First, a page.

Raining fire and remembering John Denver | AspenTimes.com

Raining fire and remembering John Denver

Rex Robbins

Summer 2004 will probably always have a couple of points of reference for me. It was a presidential election year for one thing, pitting George W. Bush against John Kerry. I cannot remember an election with such strong, to the point of hatred, sentiments from both sides or such an injection of religious fervor. An associate minister at our church strongly criticized President Bush, from the lectern, for the invasion of Iraq. More prevalent (in Arkansas at least) were the bumper stickers saying to “VOTE GOD,” often on the same vehicle with a Bush sticker, but never without doubt as to the political position of the owner. The other strong memory I have, seemingly unrelated to the first, came from a trip I made with my daughter to Colorado. Here is that story.”Did you see that one?”

I probably asked my daughter that question 50 times over the course of the evening and early morning hours. We were witnessing the earth plow through the tiny particles of debris left by Comet Swift-Tuttle. More simply stated, we were watching the Perseids meteor shower. Given our location, it would also be appropriate to say that we were watching “it raining fire in the sky.” The words from John Denver’s signature song, “Rocky Mountain High,” were inspired by a backpacking trip that he made with some friends to a “clear blue mountain lake” in Colorado. The trip was planned to coincide with the meteor shower that occurs in August each year. The memories of that trip formed the basis for the autobiographical song that helped propel him into the ranks of superstardom. Denver’s popularity, which reached its peak in about 1975, had largely faded by the mid-’80s. By the ’90s, Denver received more attention for his arrests for drunken driving than for his music or his humanitarian efforts. He was widely ridiculed, not only for his driving record, but for his two widely publicized divorces and rumors of his philandering lifestyle. Like so many of his fans, I had lost touch with his music over the years. My teenagers, perhaps reflecting the tide of popular sentiment, were merciless with ridicule if I attempted to play one of his CDs. For me, accounts of his personal foibles were disturbing.

His death in 1997 demanded a fresh review of his music and his accomplishments. Today’s celebrities generally lend their name to a cause or two, something exotic like supporting the lost children of Uzbekistan. Denver thought and functioned on a broader scale. Promoting world peace, stopping world hunger and the salvation of the planet’s ecosystems were all on his agenda. In the early ’80, he was the first American musical artist to tour the Soviet Union since the termination of cultural exchanges. He was the first American musician to tour China and Vietnam. He served on President Carter’s Commission on Hunger and worked tirelessly until his death to support environmental causes. Did Denver have any significant impact on these universal problems? His good works have mostly been interred but he is still widely associated with the environmental movement. Some would argue that he deserves credit for helping to normalize relations with our Cold War enemies by helping break down the walls of fear that maintained the walls of concrete. Others would argue that his efforts were so diluted as to be ineffectual. In the end, I am no more able to judge his impact on the world stage than I am to judge the morality of his personal life. Perhaps all that can be said is that he wanted to make a difference.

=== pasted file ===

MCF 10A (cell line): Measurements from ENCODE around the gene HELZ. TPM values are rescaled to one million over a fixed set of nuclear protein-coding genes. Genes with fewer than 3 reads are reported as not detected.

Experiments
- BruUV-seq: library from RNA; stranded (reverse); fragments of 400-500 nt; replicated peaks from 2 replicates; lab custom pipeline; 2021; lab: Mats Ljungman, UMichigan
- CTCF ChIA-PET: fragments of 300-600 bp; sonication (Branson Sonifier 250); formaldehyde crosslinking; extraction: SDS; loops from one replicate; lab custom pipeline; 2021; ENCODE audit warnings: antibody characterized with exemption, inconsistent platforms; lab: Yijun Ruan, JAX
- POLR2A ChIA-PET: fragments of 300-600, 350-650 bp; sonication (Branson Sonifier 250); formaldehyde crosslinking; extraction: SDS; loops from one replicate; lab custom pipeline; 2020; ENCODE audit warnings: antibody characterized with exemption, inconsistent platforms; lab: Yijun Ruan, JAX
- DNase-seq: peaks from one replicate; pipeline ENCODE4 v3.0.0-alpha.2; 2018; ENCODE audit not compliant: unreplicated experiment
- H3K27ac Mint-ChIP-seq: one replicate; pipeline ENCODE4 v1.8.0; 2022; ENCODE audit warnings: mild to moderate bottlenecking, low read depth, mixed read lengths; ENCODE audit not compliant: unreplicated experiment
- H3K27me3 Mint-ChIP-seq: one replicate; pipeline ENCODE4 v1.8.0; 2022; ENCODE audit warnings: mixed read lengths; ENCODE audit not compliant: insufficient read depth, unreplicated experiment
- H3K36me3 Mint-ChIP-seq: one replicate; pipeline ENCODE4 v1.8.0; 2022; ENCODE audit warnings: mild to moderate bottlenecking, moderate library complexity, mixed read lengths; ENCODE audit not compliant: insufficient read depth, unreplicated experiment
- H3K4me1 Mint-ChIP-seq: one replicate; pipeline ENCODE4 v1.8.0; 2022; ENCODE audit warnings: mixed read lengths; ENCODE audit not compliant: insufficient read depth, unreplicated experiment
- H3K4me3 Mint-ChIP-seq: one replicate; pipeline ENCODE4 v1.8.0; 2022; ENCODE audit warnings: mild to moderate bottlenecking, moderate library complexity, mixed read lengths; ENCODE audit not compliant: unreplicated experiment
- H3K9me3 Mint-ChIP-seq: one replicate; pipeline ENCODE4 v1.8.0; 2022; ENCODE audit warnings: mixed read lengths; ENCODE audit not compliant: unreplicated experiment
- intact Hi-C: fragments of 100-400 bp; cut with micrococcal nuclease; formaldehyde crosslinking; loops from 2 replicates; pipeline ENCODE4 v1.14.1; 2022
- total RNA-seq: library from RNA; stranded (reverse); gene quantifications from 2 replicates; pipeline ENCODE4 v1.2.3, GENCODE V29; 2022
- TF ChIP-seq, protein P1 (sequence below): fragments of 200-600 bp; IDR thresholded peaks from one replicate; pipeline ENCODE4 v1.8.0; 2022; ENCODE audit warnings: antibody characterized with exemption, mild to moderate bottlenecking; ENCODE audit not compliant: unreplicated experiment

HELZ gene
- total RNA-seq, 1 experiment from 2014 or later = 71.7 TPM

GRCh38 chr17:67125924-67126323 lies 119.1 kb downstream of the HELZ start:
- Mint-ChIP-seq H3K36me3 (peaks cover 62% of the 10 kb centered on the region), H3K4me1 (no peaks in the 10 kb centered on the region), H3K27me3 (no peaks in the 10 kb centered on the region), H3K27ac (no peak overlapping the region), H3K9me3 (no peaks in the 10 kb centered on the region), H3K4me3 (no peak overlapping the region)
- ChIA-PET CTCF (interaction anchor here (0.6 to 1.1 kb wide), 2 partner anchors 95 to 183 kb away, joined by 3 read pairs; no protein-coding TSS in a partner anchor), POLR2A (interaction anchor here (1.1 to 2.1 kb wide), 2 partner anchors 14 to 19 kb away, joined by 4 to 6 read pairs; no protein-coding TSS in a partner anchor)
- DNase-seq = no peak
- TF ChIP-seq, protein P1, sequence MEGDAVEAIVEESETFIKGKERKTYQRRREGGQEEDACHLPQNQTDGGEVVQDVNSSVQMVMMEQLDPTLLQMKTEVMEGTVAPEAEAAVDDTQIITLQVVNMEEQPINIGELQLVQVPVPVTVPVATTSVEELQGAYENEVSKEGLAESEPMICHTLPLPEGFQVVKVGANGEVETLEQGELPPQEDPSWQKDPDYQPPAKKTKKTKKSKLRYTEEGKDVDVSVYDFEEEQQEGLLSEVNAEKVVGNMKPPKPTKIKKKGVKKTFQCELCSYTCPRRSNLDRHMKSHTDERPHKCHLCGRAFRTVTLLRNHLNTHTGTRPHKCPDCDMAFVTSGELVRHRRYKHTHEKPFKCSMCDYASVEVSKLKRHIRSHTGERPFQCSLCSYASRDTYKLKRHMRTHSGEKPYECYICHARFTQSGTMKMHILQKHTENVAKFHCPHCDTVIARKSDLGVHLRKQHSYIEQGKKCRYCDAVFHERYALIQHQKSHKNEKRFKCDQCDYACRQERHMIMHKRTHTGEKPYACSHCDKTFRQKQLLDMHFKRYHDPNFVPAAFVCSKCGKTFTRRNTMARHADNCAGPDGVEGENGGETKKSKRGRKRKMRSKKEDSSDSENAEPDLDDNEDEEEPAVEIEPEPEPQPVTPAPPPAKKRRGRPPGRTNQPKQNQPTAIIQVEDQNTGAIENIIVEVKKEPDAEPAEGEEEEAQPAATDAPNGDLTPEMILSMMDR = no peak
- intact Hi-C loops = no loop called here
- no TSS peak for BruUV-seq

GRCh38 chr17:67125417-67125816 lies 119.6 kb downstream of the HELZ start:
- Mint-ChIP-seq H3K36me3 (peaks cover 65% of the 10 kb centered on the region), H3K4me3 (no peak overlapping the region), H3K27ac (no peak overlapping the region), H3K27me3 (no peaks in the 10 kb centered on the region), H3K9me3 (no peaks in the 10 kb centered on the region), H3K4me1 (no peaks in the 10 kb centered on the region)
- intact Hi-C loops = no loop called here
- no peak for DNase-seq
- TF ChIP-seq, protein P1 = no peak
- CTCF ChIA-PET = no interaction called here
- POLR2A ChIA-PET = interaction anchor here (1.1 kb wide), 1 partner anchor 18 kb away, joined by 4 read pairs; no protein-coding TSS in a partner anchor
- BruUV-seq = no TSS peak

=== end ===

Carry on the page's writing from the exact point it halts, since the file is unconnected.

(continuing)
In summer 2004, my daughter, Kelly and I made the trip from our home in Arkansas to Colorado. During our stay, we climbed a fourteener and did some mountain-bike riding. Our final excursion was to backpack up to the same mountain lake that Denver had visited more than 30 years before. For Kelly, the trip was a chance to get away for some recreation before returning to college. For me, it was a long-delayed, final tribute to a fallen star of a different kind. When we first circled the small lake, Kelly noticed an aspen tree where someone had carefully carved the words “I’ve seen it raining fire in the sky.” We set up our camp, the only one on the lake, under the boughs of that tree. In the afternoon, we caught a few brightly colored descendants of the same brook trout that Denver had caught on his trip. As the sun went down, we built a campfire, and later, moved our sleeping bags to a small clearing overlooking the lake to gain the best view of the skybound constellation named Perseus. The first meteor we saw was a fireball that lit up the sky and left a smoke trail. In times past, Native Americans or early settlers visiting the area would have watched the same heavenly display and imagined falling stars instead of small particles of glowing debris. Conversely, they may have believed the stars to be grains of glowing sand on a dark canopy, rather than the colossal suns that they are. I suspect that today we are no farther along in our ability to judge the good and evil that men do. Still, we choose our heroes, make our pilgrimages and stake our claims to the ultimate truth based on their teaching. Perhaps, in the final analysis, our only valid claim is that we were able to view the universe from their perspective for a little while. Rex Robbins writes from North Little Rock, Ark.

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